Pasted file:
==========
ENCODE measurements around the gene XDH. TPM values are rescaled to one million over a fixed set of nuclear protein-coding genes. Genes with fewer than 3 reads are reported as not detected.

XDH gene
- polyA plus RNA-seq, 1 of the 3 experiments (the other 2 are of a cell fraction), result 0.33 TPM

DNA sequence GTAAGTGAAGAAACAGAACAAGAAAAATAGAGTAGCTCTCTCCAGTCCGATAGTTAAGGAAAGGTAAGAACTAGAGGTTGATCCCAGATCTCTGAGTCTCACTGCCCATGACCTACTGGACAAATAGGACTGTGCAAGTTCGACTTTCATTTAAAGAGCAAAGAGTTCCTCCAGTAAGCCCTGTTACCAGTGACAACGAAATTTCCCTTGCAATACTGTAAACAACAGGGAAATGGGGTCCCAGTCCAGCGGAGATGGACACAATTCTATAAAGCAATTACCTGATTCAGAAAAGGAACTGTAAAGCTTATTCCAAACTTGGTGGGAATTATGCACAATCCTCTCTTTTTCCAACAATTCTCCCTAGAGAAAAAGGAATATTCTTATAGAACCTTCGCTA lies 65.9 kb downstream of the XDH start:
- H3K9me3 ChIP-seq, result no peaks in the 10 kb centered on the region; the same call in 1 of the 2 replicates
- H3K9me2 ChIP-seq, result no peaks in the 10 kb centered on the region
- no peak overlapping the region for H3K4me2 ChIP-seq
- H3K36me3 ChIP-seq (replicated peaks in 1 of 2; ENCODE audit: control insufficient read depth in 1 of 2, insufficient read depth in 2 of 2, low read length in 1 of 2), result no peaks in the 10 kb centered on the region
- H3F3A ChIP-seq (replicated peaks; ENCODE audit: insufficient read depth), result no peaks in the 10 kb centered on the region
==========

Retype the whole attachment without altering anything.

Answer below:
ENCODE measurements around the gene XDH. TPM values are rescaled to one million over a fixed set of nuclear protein-coding genes. Genes with fewer than 3 reads are reported as not detected.

XDH gene
- polyA plus RNA-seq, 1 of the 3 experiments (the other 2 are of a cell fraction), result 0.33 TPM

DNA sequence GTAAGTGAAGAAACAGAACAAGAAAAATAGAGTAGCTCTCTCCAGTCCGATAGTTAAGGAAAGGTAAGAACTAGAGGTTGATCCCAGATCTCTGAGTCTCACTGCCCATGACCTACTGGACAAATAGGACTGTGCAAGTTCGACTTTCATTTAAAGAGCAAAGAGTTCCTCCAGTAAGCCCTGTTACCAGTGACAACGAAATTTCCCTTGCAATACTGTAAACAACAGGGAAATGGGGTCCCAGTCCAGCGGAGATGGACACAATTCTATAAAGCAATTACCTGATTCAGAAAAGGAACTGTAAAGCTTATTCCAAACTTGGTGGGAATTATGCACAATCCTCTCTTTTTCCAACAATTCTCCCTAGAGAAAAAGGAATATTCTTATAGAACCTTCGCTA lies 65.9 kb downstream of the XDH start:
- H3K9me3 ChIP-seq, result no peaks in the 10 kb centered on the region; the same call in 1 of the 2 replicates
- H3K9me2 ChIP-seq, result no peaks in the 10 kb centered on the region
- no peak overlapping the region for H3K4me2 ChIP-seq
- H3K36me3 ChIP-seq (replicated peaks in 1 of 2; ENCODE audit: control insufficient read depth in 1 of 2, insufficient read depth in 2 of 2, low read length in 1 of 2), result no peaks in the 10 kb centered on the region
- H3F3A ChIP-seq (replicated peaks; ENCODE audit: insufficient read depth), result no peaks in the 10 kb centered on the region